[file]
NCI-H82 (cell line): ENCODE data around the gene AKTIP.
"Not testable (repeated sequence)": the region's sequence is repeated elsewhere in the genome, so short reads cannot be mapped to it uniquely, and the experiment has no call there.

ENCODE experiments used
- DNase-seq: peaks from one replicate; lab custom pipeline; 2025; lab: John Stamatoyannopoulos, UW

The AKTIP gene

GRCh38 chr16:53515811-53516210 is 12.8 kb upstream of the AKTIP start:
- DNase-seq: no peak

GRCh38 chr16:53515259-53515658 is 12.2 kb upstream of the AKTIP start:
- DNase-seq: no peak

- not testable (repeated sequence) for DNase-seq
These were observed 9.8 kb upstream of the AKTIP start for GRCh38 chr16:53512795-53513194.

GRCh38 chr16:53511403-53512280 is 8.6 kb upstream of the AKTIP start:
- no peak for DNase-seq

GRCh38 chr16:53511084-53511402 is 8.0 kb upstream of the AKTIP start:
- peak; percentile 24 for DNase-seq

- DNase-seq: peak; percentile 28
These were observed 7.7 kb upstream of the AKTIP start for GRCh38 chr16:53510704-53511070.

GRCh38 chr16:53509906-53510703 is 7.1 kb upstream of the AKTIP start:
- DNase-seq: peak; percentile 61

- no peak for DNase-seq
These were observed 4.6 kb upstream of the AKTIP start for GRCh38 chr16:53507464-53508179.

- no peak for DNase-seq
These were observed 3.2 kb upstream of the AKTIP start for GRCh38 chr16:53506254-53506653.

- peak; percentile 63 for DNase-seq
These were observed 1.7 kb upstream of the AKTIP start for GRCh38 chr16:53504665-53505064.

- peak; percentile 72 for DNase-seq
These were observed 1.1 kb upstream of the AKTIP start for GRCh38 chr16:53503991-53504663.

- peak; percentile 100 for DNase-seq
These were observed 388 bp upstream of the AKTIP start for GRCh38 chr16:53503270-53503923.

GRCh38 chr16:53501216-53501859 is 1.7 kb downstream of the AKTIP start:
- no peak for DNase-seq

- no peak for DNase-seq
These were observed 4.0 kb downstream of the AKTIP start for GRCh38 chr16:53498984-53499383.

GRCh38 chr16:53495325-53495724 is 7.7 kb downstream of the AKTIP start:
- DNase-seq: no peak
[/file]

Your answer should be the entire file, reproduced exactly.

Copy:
NCI-H82 (cell line): ENCODE data around the gene AKTIP.
"Not testable (repeated sequence)": the region's sequence is repeated elsewhere in the genome, so short reads cannot be mapped to it uniquely, and the experiment has no call there.

ENCODE experiments used
- DNase-seq: peaks from one replicate; lab custom pipeline; 2025; lab: John Stamatoyannopoulos, UW

The AKTIP gene

GRCh38 chr16:53515811-53516210 is 12.8 kb upstream of the AKTIP start:
- DNase-seq: no peak

GRCh38 chr16:53515259-53515658 is 12.2 kb upstream of the AKTIP start:
- DNase-seq: no peak

- not testable (repeated sequence) for DNase-seq
These were observed 9.8 kb upstream of the AKTIP start for GRCh38 chr16:53512795-53513194.

GRCh38 chr16:53511403-53512280 is 8.6 kb upstream of the AKTIP start:
- no peak for DNase-seq

GRCh38 chr16:53511084-53511402 is 8.0 kb upstream of the AKTIP start:
- peak; percentile 24 for DNase-seq

- DNase-seq: peak; percentile 28
These were observed 7.7 kb upstream of the AKTIP start for GRCh38 chr16:53510704-53511070.

GRCh38 chr16:53509906-53510703 is 7.1 kb upstream of the AKTIP start:
- DNase-seq: peak; percentile 61

- no peak for DNase-seq
These were observed 4.6 kb upstream of the AKTIP start for GRCh38 chr16:53507464-53508179.

- no peak for DNase-seq
These were observed 3.2 kb upstream of the AKTIP start for GRCh38 chr16:53506254-53506653.

- peak; percentile 63 for DNase-seq
These were observed 1.7 kb upstream of the AKTIP start for GRCh38 chr16:53504665-53505064.

- peak; percentile 72 for DNase-seq
These were observed 1.1 kb upstream of the AKTIP start for GRCh38 chr16:53503991-53504663.

- peak; percentile 100 for DNase-seq
These were observed 388 bp upstream of the AKTIP start for GRCh38 chr16:53503270-53503923.

GRCh38 chr16:53501216-53501859 is 1.7 kb downstream of the AKTIP start:
- no peak for DNase-seq

- no peak for DNase-seq
These were observed 4.0 kb downstream of the AKTIP start for GRCh38 chr16:53498984-53499383.

GRCh38 chr16:53495325-53495724 is 7.7 kb downstream of the AKTIP start:
- DNase-seq: no peak